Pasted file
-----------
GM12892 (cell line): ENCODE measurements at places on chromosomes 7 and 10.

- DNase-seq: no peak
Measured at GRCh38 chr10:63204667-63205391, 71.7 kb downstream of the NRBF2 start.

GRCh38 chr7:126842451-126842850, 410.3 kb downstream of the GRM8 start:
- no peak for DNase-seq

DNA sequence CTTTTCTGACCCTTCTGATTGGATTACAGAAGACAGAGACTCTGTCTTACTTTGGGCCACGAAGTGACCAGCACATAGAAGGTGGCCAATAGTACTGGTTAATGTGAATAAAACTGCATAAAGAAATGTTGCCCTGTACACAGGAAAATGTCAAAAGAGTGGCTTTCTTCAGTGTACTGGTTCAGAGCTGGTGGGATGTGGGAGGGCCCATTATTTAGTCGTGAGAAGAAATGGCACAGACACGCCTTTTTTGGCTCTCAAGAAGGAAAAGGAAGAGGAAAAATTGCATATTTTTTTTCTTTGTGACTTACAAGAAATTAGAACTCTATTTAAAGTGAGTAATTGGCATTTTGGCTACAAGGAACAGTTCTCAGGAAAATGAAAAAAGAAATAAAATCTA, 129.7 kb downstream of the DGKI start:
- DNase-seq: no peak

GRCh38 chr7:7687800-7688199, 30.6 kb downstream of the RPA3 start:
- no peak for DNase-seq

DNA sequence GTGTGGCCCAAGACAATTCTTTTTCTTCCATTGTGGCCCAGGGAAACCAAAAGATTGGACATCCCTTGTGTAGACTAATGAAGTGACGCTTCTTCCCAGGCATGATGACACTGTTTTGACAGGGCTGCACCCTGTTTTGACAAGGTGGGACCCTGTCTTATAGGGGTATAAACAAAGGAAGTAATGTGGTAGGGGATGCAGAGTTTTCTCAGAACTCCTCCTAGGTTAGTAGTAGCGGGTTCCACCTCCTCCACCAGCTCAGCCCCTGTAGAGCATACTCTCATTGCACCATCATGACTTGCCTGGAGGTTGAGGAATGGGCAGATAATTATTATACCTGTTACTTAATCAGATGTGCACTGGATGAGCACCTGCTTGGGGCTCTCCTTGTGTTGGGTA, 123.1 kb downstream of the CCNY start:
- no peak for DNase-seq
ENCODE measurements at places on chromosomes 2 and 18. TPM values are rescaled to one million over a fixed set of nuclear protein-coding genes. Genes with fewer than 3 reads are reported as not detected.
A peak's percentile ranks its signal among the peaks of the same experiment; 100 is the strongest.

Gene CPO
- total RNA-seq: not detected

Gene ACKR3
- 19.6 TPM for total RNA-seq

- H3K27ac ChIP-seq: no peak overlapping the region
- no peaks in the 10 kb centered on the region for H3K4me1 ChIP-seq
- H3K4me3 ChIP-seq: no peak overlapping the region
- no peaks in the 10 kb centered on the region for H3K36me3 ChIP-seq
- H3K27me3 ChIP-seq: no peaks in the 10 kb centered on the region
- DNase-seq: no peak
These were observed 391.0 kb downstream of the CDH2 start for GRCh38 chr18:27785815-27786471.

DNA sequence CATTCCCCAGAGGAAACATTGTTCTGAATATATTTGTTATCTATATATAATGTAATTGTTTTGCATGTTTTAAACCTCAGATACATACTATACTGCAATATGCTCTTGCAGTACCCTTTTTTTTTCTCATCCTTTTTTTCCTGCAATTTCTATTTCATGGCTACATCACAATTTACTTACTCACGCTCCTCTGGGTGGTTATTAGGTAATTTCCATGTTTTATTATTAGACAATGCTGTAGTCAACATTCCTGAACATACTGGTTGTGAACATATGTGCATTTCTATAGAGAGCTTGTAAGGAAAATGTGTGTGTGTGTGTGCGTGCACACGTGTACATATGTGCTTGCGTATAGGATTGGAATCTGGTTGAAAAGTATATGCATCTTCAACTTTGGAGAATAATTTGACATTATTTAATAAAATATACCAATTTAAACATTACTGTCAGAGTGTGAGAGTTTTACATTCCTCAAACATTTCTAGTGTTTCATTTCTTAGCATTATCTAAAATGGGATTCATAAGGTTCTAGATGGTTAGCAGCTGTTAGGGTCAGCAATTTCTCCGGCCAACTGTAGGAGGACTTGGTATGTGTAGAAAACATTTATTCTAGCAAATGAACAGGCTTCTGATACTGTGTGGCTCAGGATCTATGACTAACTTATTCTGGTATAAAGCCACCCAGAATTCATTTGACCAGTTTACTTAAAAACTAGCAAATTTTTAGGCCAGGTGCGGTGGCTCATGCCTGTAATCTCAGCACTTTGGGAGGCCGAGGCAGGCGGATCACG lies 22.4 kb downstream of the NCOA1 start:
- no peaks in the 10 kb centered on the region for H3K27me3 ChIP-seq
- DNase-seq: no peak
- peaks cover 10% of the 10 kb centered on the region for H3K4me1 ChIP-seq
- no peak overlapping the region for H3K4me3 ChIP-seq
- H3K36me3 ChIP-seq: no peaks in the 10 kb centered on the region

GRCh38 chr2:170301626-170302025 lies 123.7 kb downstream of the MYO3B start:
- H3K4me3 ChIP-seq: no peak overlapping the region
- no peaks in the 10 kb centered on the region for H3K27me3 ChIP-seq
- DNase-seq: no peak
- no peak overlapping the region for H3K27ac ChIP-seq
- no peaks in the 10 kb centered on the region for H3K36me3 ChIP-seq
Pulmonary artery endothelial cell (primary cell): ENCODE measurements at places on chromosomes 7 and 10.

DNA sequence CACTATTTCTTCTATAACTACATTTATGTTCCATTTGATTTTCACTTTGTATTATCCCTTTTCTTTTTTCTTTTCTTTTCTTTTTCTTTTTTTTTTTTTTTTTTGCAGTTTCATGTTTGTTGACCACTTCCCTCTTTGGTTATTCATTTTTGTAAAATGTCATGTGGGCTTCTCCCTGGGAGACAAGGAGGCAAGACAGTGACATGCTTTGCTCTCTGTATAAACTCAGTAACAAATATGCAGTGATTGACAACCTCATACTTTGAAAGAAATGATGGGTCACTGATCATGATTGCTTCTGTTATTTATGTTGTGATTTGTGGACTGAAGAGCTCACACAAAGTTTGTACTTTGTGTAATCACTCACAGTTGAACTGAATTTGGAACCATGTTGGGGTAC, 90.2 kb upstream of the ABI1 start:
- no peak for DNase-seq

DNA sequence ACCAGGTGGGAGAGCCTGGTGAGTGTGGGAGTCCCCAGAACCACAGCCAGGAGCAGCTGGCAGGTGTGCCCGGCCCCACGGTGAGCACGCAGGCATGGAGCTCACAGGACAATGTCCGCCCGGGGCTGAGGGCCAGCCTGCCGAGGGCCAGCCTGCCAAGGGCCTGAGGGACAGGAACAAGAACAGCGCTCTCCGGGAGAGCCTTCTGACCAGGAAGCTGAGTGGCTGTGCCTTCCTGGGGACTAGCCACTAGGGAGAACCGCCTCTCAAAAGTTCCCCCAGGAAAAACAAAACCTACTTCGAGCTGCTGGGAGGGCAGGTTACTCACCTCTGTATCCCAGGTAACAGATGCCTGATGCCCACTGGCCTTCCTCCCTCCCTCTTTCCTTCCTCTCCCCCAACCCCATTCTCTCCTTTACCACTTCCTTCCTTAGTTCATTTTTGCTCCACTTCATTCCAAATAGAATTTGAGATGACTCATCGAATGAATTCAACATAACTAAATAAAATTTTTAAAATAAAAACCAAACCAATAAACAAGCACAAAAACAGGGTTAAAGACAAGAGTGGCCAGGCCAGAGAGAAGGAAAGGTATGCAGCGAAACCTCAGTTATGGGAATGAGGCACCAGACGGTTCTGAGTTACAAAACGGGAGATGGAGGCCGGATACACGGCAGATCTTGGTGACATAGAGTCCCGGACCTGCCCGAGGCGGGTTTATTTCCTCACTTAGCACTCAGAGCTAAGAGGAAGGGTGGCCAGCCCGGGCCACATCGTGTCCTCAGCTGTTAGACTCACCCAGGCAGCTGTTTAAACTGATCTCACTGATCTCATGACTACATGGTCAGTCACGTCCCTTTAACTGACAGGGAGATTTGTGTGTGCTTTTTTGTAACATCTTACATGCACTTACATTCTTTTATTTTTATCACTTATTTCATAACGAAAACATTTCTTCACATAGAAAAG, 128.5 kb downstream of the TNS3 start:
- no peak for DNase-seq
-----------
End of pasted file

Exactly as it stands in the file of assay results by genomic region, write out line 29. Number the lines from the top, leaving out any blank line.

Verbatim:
- no peak overlapping the region for H3K4me3 ChIP-seq